1.6.f. realistic salary expectations or referral to local, state, or national statistics for salary expectations;
    1.6.g. total program cost; and,
    1.6.h. the program’s dismissal policies.

1.7 Records
Records related to the following must be maintained and stored for three years or the time period specified in institutional policy:

    1.7.a. qualifications of the program director and instructors;
    1.7.b. training activities that delineate the scope and period of training;
    1.7.c. activities performed in the didactic, simulated, and experiential segments of the program; and,
    1.7.d. annual review of the qualifications of the experiential training sites, experiential training site pharmacy services, and the onsite experiential site coordinator.

Standard 2: Program Faculty (Director, Instructors, Experiential Site Coordinators)

2.1 Program Director

    2.1.a. The program director must be accountable for the overall quality of the program. He/she shall have considerable latitude in delegating instructors’ and experiential site coordinators’ responsibilities.
    2.1.b. The program director must:
      (1) be a licensed pharmacist or a nationally certified pharmacy technician;
      (2) have at least five years of experience in pharmacy practice prior to entering the position;
      (3) adhere to the state’s regulations for licensure or registration in the practice of pharmacy; and
      (4) demonstrate on-going continuing education in the field of pharmacy and/or education.
    2.1.c. If the program director is a pharmacy technician, he/she:
      (1) should have graduated from an ASHP-accredited pharmacy technician training program; and,
      (2) must possess or be pursuing actively, with a written plan for achieving, an Associates Degree or an appropriate state teaching credential at a minimum.
    2.1.d. To stay current with professional issues, the program director must be a member of a national pharmacy or education association and a state pharmacy association. He/she must ensure that memberships in pharmacy and education associations are represented among the program faculty members.
    2.1.e. The director must ensure that there is a sufficient complement of appropriate program faculty and staff to meet the needs of the program and to enable compliance with the standards.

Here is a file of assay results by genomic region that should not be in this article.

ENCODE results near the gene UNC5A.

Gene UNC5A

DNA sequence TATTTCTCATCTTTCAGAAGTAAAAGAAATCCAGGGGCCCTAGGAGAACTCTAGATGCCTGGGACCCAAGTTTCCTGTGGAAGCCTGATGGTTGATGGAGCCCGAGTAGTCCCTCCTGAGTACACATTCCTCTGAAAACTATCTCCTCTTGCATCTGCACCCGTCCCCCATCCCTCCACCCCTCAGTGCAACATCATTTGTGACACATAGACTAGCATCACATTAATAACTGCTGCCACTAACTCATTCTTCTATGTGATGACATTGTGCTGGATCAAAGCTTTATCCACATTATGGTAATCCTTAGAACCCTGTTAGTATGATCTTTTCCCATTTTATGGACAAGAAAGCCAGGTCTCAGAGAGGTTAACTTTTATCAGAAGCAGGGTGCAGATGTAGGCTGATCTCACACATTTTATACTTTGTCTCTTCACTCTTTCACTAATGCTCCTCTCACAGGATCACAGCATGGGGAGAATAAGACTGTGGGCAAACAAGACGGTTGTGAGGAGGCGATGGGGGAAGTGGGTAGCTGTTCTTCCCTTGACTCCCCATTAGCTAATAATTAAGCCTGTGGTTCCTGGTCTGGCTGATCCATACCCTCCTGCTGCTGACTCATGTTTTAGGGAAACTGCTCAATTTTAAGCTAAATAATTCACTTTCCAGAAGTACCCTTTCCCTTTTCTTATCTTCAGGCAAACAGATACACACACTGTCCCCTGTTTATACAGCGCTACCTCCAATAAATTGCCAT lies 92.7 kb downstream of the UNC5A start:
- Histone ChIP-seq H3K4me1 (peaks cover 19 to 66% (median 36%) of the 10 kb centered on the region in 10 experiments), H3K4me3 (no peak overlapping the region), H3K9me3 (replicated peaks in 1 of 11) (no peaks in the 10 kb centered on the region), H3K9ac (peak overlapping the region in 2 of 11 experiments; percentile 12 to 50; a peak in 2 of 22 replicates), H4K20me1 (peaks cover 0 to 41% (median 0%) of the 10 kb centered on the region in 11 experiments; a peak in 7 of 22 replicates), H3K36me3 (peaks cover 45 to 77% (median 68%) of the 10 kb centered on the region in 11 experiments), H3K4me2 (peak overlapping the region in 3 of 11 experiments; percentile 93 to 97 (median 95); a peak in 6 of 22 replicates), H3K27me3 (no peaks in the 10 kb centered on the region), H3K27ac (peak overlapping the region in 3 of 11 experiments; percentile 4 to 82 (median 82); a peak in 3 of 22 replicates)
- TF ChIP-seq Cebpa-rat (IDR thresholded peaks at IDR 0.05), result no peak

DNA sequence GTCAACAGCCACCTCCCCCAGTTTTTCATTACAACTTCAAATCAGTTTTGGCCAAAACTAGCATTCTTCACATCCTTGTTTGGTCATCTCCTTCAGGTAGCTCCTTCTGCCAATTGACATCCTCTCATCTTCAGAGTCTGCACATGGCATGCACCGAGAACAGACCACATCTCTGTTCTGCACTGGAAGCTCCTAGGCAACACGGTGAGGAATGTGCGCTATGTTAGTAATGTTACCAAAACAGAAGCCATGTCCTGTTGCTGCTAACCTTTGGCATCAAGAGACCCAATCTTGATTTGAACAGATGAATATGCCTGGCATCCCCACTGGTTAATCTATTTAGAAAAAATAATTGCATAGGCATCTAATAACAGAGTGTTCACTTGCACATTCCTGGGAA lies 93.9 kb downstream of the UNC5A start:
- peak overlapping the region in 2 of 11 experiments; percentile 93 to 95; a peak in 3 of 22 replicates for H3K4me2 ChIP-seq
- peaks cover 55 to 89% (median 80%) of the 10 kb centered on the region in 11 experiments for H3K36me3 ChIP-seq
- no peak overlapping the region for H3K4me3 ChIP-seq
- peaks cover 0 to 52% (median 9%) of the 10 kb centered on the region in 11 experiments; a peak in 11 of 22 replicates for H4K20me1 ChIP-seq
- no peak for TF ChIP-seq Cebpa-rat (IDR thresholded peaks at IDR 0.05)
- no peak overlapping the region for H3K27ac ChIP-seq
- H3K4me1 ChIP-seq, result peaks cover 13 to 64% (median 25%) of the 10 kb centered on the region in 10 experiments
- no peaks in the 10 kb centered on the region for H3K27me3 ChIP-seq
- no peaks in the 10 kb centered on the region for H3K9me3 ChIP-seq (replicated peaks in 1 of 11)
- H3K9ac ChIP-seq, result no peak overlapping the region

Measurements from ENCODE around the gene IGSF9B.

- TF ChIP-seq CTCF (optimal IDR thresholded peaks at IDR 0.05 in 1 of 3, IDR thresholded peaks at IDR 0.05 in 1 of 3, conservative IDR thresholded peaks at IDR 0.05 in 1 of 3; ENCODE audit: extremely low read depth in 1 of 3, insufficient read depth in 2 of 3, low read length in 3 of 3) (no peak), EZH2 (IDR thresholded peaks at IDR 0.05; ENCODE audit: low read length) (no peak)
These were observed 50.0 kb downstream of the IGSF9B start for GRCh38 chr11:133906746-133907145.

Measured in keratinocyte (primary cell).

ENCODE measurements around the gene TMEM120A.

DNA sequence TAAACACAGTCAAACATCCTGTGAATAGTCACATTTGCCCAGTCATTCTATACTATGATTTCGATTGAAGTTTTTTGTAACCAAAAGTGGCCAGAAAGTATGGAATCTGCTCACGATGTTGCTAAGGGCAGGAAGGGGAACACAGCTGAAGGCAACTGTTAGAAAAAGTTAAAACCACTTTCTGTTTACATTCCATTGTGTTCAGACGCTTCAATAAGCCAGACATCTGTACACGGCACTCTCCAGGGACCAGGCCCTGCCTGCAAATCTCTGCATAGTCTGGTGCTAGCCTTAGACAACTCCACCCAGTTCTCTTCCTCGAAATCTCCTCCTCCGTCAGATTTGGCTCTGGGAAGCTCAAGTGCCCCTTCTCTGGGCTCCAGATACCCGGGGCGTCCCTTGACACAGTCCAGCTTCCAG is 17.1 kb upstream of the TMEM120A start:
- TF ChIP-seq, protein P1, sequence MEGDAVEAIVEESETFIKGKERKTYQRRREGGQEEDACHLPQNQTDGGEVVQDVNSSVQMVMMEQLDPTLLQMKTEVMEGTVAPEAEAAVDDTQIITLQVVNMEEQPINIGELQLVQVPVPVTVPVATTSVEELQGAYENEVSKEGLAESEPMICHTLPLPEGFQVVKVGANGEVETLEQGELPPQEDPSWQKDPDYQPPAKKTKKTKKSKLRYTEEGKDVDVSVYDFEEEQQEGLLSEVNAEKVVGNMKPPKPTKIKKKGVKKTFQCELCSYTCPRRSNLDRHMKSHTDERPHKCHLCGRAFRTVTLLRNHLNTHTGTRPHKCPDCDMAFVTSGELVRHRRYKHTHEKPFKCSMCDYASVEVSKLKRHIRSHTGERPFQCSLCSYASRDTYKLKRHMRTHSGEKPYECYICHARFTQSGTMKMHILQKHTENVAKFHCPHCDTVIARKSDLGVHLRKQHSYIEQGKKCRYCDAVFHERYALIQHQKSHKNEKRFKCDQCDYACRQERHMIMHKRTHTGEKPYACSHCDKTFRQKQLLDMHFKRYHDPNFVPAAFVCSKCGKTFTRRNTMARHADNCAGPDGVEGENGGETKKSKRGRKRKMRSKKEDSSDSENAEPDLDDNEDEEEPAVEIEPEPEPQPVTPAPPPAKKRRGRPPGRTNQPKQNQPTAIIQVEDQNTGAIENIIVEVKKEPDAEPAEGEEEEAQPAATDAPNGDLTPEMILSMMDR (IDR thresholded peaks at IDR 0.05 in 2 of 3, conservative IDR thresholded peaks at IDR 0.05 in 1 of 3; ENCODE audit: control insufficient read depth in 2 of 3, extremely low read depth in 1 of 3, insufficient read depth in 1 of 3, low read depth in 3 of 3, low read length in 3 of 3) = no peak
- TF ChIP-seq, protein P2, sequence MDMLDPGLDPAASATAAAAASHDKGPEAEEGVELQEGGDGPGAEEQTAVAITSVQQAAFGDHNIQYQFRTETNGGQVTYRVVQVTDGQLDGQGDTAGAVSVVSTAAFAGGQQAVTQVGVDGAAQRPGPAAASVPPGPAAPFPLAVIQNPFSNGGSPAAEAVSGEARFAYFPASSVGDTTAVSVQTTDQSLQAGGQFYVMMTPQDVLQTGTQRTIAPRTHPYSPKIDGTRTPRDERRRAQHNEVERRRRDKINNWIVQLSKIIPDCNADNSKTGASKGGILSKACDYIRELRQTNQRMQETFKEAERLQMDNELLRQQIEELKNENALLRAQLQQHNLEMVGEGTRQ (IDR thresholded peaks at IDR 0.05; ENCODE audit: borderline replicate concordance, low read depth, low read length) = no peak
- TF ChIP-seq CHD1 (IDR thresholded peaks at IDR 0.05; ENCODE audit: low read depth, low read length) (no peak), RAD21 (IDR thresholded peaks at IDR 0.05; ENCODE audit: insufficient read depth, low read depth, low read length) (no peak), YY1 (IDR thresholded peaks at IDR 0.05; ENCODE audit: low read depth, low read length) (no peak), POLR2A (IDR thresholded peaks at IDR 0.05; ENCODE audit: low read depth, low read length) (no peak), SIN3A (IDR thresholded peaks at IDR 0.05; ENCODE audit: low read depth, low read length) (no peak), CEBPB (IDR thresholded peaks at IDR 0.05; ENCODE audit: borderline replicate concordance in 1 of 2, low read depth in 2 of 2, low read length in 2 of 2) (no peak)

2.1.f. In the simulated portion of the program, the program director must take necessary precautions to ensure an effective and safe level of direct supervision of students.
 

2.2 Faculty/Instructors

    2.2.a.Faculty/instructors must have demonstrated expertise in the areas in which they are instructing and adhere to state regulations for licensure or registration to practice as a pharmacist or pharmacy technician. They must have a minimum of three years of experience in the practice setting or area of expertise in which they are teaching.
 

2.3 Experiential Site Coordinator

    2.3.a. The experiential site coordinator is the person who works at the experiential site and coordinates or oversees students’ activities at the practice site.
    2.3.b. Experiential site coordinators must have demonstrated contribution and commitment to pharmacy practice and patient care, and have at least three years experience in the type of pharmacy setting for which they are training students.
    2.3.c. If experiential site coordinators delegate training responsibilities, it must be to an experienced staff member.
    2.3.d. Experiential site coordinators must act as a liaison between site and the program director to ensure that the student receives the intended educational experience and is evaluated effectively.
 

Standard 3: Education and Training Program

3.1 Preparation
The curriculum must prepare students for practice as entry-level pharmacy technicians in a variety of contemporary settings (e.g., community, hospital, home care, long-term care) and students must acquire knowledge, skills, and abilities needed for practice.

3.2 Program Currency
The program curriculum must be current.

3.3 Program Length and Composition

    3.3.a. The training schedule must consist of a minimum of 600 clock hours of health-related education and training, extending over a period of 15 weeks or longer.
    3.3.b. The period of training must include didactic, simulated, and experiential training.
    3.3.c. The minimum number of hours for each component is as follows: Didactic – 160 hours; Simulated – 80 hours; Experiential – 160 hours. The remaining hours may be allocated to these three areas as the program director and faculty see fit.
    3.3.d. Students’ experiential activities should be performed in at least two different types of contemporary pharmacy settings, one of which must be a dispensing pharmacy (e.g., hospital, community).
    3.3.e. Self-paced and hybrid programs must document their method of time calculation for the didactic portion of the program.
    3.3.f. Didactic
    The didactic component is that part of the curriculum that does not require a separate simulated or experiential setting. It must progress from more basic to more complex information, concepts, and skills.
    3.3.g. Simulated
      (1) The simulated component is defined as practice of skills without impact, or potential for impact, on patients and must occur before the experiential component. The final phase of the simulated component of the program must include observation, feedback, and evaluation by an instructor/faculty member.